Criticism mounts over Birmingham's Linux project

Criticism mounts over Birmingham's Linux project

Summary: Project costs of over £2,500 per Linux PC raise eyebrows in the open-source community, but some experts are supporting Birmingham

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TOPICS: Tech Industry
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Criticism is mounting over the termination of a large-scale Linux project in Birmingham.

As reported earlier this week, Birmingham City Council pulled the plug on its £535,000 open-source pilot after its analysis concluded that it was cheaper to upgrade to a Microsoft-based platform than proceed with open source.

The council planned to roll out Linux software and applications on 1,500 desktops in libraries across the city, but in the end it got no further than a 200-desktop project. Several industry watchers have voiced their concerns about the project, particularly around the number of PCs rolled out. Birmingham's expenditure averaged over £2,500 per PC.

"That's ridiculous," said Eddie Bleasdale, the owner of open-source consultancy NetProject and an early participant in the project. "It's an unbelievable cock-up... They decided to do it all themselves, without expertise in the area," he added, saying that a lack of skills in open source and secure desktops would undoubtedly have raised costs.

Birmingham pulled the plug on the Linux trial after it found that an upgrade to Windows XP would have been £100,000 cheaper than deploying a Linux desktop.

Mark Taylor, whose Open Source Consortium also exited the project in the early stages, said: "I have no idea how anyone could spend half a million pounds on 200 desktops, running free software".

Asked by ZDNet UK whether he was surprised that an XP upgrade was calculated as cheaper than the Linux project, Taylor said, "If it's done properly, that can't happen. It's amazing that anyone can spend that much on [Linux] project management." Taylor added that there are plenty of open-source skills in the Birmingham area which could have been utilised.

But other experts have offered Birmingham their support over the project. Laurent Lachal, an open-source analyst with Ovum, took a positive line, but still questioned the project costs. 

"It is expensive. But there are so many issues to take into account — hardware, software, service costs, porting applications. If Birmingham is not ready [for Linux], then they are perfectly right to stay where they are," said Lachal.

SocITM, a professional association for public-sector ICT professionals, also supported the project. Its international secretary Bob Griffith said the size of the rollout was appropriate. "It's a learning exercise: what are the issues involved?" said Griffith. "Birmingham couldn't afford to fail so it had to be careful on project management. The public had to be involved. Then there is training. It soon eats up that sort of money."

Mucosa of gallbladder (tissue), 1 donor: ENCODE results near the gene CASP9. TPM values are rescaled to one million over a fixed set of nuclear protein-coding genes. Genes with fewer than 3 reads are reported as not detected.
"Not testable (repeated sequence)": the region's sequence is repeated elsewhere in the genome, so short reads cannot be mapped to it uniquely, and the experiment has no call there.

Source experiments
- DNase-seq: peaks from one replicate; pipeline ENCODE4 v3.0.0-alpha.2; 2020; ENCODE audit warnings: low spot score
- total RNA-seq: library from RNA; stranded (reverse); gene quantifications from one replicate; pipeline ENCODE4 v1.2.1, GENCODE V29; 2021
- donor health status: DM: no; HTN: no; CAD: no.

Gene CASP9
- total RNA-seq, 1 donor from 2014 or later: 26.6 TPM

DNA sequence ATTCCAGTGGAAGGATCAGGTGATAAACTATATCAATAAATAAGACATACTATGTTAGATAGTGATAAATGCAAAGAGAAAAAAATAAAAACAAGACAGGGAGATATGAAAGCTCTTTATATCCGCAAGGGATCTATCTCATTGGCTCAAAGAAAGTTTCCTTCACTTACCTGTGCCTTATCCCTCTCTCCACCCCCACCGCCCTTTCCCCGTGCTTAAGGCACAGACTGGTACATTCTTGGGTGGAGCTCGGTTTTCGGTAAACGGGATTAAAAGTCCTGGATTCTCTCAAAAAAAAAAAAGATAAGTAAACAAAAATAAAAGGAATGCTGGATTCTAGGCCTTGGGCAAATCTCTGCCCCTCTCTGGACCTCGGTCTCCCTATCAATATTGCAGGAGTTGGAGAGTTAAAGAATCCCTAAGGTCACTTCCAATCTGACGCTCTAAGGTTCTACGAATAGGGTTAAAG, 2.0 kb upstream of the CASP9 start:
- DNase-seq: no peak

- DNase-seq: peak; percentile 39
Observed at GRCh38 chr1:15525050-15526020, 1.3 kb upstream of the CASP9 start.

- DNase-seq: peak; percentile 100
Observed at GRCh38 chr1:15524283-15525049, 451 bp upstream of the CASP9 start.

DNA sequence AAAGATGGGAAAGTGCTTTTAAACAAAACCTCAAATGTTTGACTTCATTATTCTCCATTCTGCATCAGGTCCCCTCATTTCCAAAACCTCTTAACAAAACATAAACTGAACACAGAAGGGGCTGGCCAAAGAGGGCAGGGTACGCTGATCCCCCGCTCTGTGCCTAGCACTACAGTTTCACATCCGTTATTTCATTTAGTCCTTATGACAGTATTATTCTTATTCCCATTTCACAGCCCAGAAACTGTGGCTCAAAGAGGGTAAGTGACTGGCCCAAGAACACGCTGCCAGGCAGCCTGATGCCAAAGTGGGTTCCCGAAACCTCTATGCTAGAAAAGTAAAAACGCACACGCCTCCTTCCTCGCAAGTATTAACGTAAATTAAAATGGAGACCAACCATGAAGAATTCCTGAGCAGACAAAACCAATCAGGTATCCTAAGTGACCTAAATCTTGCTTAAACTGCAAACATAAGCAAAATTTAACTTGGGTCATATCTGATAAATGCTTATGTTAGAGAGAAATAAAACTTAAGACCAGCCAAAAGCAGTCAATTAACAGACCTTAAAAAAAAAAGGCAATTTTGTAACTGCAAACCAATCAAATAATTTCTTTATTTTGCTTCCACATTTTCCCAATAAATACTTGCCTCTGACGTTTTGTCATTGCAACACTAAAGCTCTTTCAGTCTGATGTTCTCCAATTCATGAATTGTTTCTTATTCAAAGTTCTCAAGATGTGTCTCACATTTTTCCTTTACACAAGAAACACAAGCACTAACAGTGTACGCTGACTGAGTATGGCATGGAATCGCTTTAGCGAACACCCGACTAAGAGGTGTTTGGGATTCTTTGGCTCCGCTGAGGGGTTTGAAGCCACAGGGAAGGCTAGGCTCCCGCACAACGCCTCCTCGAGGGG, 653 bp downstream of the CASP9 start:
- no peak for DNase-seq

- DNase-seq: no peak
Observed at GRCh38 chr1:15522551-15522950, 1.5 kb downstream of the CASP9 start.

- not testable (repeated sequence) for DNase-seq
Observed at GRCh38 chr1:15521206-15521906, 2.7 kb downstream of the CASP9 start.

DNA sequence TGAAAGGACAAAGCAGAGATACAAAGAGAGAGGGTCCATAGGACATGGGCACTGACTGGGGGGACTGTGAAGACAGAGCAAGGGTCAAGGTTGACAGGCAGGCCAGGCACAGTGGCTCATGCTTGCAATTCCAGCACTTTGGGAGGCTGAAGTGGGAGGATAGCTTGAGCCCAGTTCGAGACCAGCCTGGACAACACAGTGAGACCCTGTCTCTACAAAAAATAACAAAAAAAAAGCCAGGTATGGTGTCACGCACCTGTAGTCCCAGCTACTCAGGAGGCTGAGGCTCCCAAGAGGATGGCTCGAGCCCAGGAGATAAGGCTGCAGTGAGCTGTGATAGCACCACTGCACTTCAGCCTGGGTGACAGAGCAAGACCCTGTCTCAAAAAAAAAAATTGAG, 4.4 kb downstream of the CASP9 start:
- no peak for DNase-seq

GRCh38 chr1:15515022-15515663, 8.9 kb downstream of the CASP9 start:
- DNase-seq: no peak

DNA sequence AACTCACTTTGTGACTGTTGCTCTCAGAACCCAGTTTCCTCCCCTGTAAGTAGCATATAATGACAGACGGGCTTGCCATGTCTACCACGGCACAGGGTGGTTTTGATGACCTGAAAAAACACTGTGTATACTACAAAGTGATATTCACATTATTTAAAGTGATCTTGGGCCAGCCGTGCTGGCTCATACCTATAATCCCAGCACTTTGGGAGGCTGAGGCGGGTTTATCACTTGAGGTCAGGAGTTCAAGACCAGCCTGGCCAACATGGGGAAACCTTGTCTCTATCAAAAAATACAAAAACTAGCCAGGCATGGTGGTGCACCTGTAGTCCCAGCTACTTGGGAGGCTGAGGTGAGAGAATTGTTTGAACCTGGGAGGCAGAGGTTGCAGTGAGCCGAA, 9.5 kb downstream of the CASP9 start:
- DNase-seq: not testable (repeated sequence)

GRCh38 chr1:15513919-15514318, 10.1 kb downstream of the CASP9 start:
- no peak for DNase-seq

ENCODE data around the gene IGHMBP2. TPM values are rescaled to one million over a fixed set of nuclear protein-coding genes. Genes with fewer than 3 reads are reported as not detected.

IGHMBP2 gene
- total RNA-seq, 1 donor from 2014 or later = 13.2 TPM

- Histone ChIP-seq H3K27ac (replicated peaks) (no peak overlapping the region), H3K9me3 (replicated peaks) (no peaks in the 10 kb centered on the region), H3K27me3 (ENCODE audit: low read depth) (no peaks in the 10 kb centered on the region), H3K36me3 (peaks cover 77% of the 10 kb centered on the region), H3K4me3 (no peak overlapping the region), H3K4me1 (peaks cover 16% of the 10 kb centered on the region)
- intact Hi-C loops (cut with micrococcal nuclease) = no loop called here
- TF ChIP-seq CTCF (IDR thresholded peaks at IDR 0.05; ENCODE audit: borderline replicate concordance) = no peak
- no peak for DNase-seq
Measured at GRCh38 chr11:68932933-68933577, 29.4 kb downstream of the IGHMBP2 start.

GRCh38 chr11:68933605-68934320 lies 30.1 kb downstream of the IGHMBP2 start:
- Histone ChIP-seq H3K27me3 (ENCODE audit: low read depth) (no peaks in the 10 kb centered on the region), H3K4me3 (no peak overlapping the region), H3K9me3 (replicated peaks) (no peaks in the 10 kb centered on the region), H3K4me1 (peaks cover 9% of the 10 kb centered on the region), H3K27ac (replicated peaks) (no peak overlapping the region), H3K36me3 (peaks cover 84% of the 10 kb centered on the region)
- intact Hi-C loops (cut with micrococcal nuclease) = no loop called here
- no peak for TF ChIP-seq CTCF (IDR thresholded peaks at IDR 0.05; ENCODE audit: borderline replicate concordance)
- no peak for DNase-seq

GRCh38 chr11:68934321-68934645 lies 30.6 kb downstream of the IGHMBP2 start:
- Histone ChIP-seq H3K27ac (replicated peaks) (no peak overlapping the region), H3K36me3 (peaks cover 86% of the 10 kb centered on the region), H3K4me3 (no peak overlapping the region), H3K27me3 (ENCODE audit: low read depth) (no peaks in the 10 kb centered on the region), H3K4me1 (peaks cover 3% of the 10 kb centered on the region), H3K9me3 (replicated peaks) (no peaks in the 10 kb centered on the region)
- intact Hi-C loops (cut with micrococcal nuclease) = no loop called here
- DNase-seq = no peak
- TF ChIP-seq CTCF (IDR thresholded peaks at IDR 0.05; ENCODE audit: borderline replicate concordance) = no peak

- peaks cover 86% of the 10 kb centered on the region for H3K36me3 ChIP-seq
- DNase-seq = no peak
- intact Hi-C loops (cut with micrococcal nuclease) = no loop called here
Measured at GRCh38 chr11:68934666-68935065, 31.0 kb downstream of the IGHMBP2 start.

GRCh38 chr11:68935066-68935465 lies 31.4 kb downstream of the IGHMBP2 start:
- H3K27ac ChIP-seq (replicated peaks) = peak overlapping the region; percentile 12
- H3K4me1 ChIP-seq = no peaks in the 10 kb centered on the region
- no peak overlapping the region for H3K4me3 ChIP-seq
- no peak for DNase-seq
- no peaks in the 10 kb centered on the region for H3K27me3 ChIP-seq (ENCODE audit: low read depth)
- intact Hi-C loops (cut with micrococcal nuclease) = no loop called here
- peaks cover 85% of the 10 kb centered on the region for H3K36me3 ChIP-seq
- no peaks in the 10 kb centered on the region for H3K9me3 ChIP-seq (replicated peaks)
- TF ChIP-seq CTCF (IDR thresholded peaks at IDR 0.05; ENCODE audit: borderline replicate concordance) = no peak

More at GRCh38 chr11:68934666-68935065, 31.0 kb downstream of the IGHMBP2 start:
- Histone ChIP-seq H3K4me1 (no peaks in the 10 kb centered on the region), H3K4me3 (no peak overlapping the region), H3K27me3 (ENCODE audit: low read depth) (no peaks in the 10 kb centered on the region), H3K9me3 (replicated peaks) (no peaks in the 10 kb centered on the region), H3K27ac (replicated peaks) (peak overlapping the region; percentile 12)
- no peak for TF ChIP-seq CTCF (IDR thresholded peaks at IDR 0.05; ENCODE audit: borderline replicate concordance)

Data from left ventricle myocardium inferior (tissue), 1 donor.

Microsoft's head of platform strategy, Nick McGrath, would not be drawn on the specifics of the Birmingham project, but he said: "I would always recommend that the customer took solid analysis, whether it is for commercial or non-commercial software. But with Linux and open-source software, free is just not the case. There is support and there is maintenance, in the same way as there is with Microsoft."

McGrath added that there were significantly more IT professionals with the skills to support Windows systems, compared with open-source alternatives. "The skills required to own and manage open-source technology are more challenging," he said.

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11 comments
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  • Issues that have not been explored

    Birmingham City Council didn't migrate 'back' to Windows XP, because they were never on Windows XP in the first place. They used Sun Solaris on Sun's Sunray thin clients in the libraries.

    The publishing of the independent market research report undertaken during the trials would show this. It would also show that the Birmingham public were delighted with the GNU/Linux desktops in the public trial.

    The failure of this project has got nothing to do with whether GNU/Linux was suitable for the libraries or not. In fact the trial proved it was.

    The root of the problem was that BCC project managers and technicians were ineffective and unwilling to seek professional advice during the deployment phase.
    dogStar5000
  • Lame excuses

    This all looks like lame excuses to me. They claim "that training eats up that sort money". Well, so does Windows XP. In fact, installing Linux systems, such as RHEL or Novell Desktop or Ubuntu is easier than Windows XP. Also, Linux does provide excellent thin-client solutions.

    The real issue is not the underlying OS, nor the training, but the software being used. Does the OS support the needed software? And does the OS support the needed hardware? You don't need to waste half a million pounds to answer these simple questions. Using open standards is the best solution for public services like libraries. But even if this is not possible, they could have easily run both systems with the appropriate virtualisation software like XenSource.
    JNeuhoff-24734724177744930400675730175219
  • Facts: Successful Pilot

    Coming to what we know of the project, the implementation of the Linux pilot I believe was a success, and various members of the linux community, opensource advantage, south birmingham linux group and the open source academy were initially involved in the project.